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Online Muster remembers Aggies who died in past year

Online Muster remembers Aggies who died in past year

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Photos of loved ones at their last family dinners and during other precious moments flooded a new Aggie Muster website Tuesday as more than 21,000 viewers joined together online for Texas A&M’s virtual campus Muster ceremony. 

The tradition — in which Aggies around the world gather each April 21 to call “here” for those who died in the past year — saw remarkable changes this year, as response efforts to the COVID-19 pandemic postponed ceremonies and pushed others online. A&M’s flagship campus ceremony was filmed — with no audience or family members in attendance — last week. It aired at 7 p.m. Tuesday on musterlive.aggienetwork.com. The names of 106 people were read.

A&M senior and Aggie Muster Committee Chair Kaley Markos acknowledged the change as significant in her statement in the video, but she pointed out that the tradition brought together the campus community despite the challenges. 

“Reed Arena may be empty, there is no external speaker to speak to our campus community, and your ‘here’ may be virtual,” Markos said in the ceremony. “Yet with full sincerity, I must declare, our Muster still remains pure and intact this April 21.”

Markos said speakers were filmed individually last week. There was a condensed version of the Ross Volunteer Company, which performed a seven-man rifle salute, and previous years’ recordings of the Texas A&M Singing Cadets were played in the video. 

Since families couldn’t attend in person to carry the candle of their loved ones who died, candles with photographs of each honoree were placed on tables that spelled “HERE” on the floor of Reed Arena. A Ross Volunteer lit each candle. A small group of Muster Committee members were present during the recording to say “here,” and audio of people calling out from past year’s ceremonies also was added to the video, according to A&M’s Mark Guerrero, who directed and edited the ceremony film. 

In an interview following the ceremony, Michael Green in Texas A&M’s division of marketing and communication said there were 46,700 unique users on the site throughout Tuesday. 

Green pitched the idea for the MusterLive website about a month ago when it became clear that the pandemic would mean canceling an in-person event. He said the website will be maintained even after this year.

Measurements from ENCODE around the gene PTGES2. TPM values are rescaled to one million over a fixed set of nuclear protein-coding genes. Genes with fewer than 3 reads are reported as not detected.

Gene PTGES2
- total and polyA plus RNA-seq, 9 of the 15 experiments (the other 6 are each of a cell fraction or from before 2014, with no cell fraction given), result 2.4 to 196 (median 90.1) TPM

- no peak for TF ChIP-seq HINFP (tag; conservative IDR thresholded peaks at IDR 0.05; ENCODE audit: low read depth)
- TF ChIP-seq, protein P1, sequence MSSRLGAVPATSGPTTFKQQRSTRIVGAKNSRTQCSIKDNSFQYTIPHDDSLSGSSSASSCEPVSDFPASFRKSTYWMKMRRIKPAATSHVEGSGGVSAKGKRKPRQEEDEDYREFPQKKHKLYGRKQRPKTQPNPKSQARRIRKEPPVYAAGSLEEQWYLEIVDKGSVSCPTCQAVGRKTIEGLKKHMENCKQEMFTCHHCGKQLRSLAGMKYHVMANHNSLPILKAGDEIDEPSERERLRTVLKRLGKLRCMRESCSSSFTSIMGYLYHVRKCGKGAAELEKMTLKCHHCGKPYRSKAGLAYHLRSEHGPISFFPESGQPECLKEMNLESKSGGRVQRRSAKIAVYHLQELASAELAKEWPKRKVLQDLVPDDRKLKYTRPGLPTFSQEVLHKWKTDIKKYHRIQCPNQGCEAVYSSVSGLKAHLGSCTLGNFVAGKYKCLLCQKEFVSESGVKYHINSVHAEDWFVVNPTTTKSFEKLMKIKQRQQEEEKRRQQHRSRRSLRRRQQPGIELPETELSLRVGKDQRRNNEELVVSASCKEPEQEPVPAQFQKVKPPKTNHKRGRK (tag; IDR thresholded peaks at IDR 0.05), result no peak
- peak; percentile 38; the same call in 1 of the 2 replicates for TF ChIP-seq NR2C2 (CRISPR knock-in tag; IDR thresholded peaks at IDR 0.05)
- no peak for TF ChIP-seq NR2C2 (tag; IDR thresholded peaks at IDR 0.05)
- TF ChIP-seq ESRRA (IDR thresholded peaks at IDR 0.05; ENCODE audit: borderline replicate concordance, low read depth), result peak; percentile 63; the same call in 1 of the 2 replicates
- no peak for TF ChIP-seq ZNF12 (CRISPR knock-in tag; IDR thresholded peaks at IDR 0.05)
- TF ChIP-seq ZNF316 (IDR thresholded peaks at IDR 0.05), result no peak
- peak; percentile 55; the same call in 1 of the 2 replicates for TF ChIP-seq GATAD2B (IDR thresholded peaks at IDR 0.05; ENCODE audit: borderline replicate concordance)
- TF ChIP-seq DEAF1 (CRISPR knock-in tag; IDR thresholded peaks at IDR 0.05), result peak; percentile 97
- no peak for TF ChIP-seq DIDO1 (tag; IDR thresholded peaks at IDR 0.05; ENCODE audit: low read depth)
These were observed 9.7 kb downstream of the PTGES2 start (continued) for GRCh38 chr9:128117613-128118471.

The 21,000 viewers during the campus Muster, Green said, was nearly double what a Muster at Reed Arena could have had room for. 

The MusterLive website allows people to type “here” for honorees. Green said there were major spikes in people submitting those comments during the ceremony. Throughout the day, 15,389 people said “here” for someone through the site. 

There is also a place on the site for reflections, where people can post photos and memories of any Aggie around the world who was honored, not only for people in the campus ceremony. Green said there were 884 reflections following Tuesday’s campus Muster, with more still being posted. 

The Muster Committee also put together a presentation that specifically featured campus Muster honorees, similar to the reflection display that is usually placed in the Memorial Student Center flag room before each Muster.

The campus ceremony was also a time to highlight the class of 1970, as this is the weekend when classes typically celebrate their 50th reunion. Markos said that the class of 1970 is still making arrangements for when it may hold an in-person reunion. 

At sunrise on Tuesday, The Association of Former Students Worldwide Roll Call was put on the MusterLive website. This was the third year for the Association to create the Worldwide Roll Call, in which the names of every person being honored at a Muster in any location is read. Kathryn Greenwade, the association’s vice president of communications and human resources, said 1,519 names were read by 60 people in the video.

Greenwade said there are usually about 300 Musters that happen around the world. So far, more than 100 are marked on the MusterLive website, meaning a group has committed to doing a ceremony this year either online or in-person at a later date. Greenwade said she anticipates that number to continue to rise. 

“We don’t have the ability to physically come together,”  Greenwade said in an interview after the Worldwide Roll Call was read, “but through MusterLive, we are demonstrating that that is not a barrier to Aggies and the Aggie Spirit.”

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